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Shift Ministry Models

Leading Sustainable Change

Listen, Act, Share
by Michael Binder | August 8, 2022

Change is not a one-time event. In order to continue to grow, we need to embrace change as a continual process. Life in the 21st century requires the capacity to continually adapt and change.  For some of us, this is terrible news. We don’t like change and we wish things would stabilize. For others of us, we welcome this reality and embrace change. We wish others would too! What we need is a more sustainable way of embracing change. 

Make a Mindset Shift

The mindset shift from “change as event” to “change as continual process” is essential. Sometimes change is thought of as a necessary evil or a tough period of time that is to be survived until a new period of stability can be reached. We think, “If we could just make this one change, things would be better.” Often these periods of change involve a change in leadership. People think that once a new and better leader is in place, stability will return. This treats change as an event that is followed by a period of renewed stability where change is not necessary. 

As long as we think about change as an event, we will continually be trying to avoid it or just get through it. If we begin to think about change as a continual opportunity to adapt and engage in new ways, it will become less frightening and less filled with the potential for loss. The truth is – change has become a part of our everyday lives. It’s not an option to avoid it completely and pretend as if the world is not changing around us. 

Jesus’ teaching in a few places seems to indicate that we are to take what God has gifted us with and figure out how to share it with others so the gift can grow. In Luke 19, Jesus uses a parable to teach the disciples that they should not simply try and protect what they have until he returns, but invest what they have been given in ways that grow. I think this passage encourages us not to try and simply protect what we have, but invest and adapt so that what we have been given by God can continue to grow. Many churches are hiding what they have been given in the sand, so to speak. They need to adapt to the opportunities that are in front of us and let what they have been given grow!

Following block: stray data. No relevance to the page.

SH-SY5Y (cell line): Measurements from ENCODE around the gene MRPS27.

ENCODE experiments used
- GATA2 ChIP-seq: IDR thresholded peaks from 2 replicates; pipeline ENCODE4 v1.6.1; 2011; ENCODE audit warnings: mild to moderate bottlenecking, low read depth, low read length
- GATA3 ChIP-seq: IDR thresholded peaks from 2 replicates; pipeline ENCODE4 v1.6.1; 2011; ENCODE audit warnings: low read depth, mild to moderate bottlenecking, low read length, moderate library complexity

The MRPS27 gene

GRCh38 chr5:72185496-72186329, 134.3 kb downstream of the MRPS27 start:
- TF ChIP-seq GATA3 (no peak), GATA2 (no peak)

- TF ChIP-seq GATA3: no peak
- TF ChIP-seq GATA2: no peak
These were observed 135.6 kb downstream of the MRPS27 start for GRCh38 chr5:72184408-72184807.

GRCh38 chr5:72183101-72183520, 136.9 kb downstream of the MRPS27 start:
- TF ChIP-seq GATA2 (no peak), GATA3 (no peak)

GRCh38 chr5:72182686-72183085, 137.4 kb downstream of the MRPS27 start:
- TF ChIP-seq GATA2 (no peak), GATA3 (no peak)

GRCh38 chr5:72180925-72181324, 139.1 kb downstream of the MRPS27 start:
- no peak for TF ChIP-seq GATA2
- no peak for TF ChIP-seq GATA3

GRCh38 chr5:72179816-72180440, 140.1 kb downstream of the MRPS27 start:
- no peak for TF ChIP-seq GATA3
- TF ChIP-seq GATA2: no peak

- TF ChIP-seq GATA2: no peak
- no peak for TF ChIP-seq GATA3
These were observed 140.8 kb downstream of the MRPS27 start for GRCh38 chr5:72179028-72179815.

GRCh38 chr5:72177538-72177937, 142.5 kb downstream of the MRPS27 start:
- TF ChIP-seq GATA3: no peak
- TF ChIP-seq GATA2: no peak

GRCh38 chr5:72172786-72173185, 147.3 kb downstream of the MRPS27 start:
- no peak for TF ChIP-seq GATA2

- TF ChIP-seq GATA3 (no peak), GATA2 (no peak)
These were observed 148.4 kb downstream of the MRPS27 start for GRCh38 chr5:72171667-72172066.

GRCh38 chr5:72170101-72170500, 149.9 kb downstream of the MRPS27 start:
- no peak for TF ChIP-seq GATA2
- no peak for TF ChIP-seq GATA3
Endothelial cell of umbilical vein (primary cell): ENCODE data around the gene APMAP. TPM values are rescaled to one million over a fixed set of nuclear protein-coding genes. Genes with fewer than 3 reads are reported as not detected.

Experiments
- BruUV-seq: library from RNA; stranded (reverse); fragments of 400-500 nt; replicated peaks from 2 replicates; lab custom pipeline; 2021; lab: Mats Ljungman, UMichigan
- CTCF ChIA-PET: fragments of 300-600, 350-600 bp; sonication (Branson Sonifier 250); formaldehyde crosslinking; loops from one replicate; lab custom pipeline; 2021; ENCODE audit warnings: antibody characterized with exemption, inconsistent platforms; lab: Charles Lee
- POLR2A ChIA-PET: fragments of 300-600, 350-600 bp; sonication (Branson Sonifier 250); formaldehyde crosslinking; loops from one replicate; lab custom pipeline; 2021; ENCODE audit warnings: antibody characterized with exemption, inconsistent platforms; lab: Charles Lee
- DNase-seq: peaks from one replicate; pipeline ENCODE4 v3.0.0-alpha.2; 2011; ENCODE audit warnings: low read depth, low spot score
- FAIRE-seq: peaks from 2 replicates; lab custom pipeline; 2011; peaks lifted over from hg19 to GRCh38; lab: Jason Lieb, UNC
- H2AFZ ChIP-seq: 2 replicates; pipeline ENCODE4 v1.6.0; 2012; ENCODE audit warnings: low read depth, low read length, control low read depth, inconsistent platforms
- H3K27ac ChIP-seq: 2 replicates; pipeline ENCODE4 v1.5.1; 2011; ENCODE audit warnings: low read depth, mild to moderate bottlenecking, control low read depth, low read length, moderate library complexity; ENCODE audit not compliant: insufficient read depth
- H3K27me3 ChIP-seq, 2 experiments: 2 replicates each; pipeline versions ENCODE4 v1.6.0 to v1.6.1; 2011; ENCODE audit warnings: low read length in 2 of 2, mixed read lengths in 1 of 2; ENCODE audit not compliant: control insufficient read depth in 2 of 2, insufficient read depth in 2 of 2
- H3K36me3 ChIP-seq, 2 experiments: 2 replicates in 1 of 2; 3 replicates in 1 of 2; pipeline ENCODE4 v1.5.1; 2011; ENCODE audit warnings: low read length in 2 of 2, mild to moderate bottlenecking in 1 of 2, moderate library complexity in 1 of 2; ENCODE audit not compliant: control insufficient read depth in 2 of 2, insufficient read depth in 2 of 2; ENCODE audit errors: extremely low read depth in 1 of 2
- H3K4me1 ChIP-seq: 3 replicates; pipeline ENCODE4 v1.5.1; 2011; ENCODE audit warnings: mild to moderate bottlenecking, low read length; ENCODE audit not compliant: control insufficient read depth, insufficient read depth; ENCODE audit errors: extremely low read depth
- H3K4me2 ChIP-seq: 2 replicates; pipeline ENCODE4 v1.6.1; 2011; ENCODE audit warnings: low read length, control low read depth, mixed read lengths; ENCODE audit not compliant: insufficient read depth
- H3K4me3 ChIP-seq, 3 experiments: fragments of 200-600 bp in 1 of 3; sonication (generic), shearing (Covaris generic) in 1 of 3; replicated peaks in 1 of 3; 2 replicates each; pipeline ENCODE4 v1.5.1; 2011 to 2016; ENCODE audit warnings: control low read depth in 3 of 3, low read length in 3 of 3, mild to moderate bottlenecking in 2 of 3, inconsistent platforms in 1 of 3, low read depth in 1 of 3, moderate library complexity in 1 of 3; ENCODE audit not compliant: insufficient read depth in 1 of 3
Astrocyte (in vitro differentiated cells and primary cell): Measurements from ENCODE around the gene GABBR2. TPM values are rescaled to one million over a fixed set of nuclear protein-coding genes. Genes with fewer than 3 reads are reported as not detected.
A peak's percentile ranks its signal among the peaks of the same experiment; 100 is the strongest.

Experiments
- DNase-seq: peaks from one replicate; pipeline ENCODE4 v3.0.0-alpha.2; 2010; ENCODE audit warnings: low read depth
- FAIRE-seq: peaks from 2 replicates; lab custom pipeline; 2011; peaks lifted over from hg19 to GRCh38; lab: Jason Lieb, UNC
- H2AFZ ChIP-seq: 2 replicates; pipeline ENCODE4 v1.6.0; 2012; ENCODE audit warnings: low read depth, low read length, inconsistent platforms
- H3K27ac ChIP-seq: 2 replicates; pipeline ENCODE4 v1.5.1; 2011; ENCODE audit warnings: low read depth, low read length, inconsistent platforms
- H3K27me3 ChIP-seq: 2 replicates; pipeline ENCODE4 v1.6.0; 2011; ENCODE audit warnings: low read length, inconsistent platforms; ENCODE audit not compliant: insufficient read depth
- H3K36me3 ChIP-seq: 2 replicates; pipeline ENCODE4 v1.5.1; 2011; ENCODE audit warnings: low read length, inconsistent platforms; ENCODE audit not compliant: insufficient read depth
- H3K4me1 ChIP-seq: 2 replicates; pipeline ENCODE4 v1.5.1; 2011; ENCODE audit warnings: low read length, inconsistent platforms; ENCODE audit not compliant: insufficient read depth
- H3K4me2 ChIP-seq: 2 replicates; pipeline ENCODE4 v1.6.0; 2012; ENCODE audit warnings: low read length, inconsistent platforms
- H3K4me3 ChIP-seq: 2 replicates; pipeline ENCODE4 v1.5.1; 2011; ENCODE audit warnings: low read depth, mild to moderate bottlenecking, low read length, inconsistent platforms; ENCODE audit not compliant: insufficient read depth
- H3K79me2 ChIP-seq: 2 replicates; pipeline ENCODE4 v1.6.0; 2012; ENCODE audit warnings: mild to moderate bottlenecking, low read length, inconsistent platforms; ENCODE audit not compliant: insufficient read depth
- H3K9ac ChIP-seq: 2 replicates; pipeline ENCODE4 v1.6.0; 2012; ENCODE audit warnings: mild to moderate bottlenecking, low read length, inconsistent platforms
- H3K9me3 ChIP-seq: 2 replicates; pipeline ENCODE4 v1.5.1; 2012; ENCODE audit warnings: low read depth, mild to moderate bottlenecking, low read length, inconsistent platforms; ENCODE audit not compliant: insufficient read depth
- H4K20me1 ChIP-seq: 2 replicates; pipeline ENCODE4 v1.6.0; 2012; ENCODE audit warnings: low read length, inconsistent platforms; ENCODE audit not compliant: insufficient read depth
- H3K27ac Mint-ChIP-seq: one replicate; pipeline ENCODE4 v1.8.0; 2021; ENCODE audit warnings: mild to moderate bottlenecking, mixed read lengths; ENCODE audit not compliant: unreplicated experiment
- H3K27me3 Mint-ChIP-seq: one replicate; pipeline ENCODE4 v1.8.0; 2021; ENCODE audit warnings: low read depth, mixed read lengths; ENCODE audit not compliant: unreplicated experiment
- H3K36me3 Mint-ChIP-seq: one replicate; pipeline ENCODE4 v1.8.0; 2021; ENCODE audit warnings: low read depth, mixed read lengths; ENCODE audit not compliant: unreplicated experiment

Embrace Continual Process

Thinking about change as a continual process invites us to learn how to adapt as an everyday practice. A few of us describe what this continual process of adapting might be like in a soon to be published book, Leading Faithful Innovation. We outline a simple process of faithful innovation that involves continually listening, acting in new ways, and sharing what we learned. We call it simply, “Listen, Act, Share.”  

  • It involves listening to God, each other, and our neighbors as a regular practice that helps us figure out what next steps God may be inviting us to take. 
  • We act on that listening, trying out some new ways of doing things, being church, engaging our neighbors to see what we can learn about the opportunities in front of us. We expect not everything will work out as we try new things. That’s ok, as long as we learn from what we try. 
  • Finally, we share our stories about what we’ve tried and what we’ve learned. We share the stories widely in person and online. We know these stories of trying new things will inspire other people to try new things. 

This is not a one-time process we use to make a single change. It is a way of living life in the 21st century. Continually listening, acting in new ways, and sharing our stories allows us to engage change and adapt as we find necessary. This rhythm of life can provide a kind of stability in itself. We may not know what the future holds, but we know how we will continue to figure it out by following God’s leading together.

About the Author

Michael Binder

Michael Binder is a professor, pastor, and church leadership consultant. He currently is on the faculty of Luther Seminary teaching ministry leadership; Michael also serves on the Innovation Team at Luther. He helped start Mill City Church in Northeast Minneapolis in 2008 and continues to serve there. He also consults with congregations and denominations in the U.S. and Canada. He lives in Saint Paul with his wife and three children.

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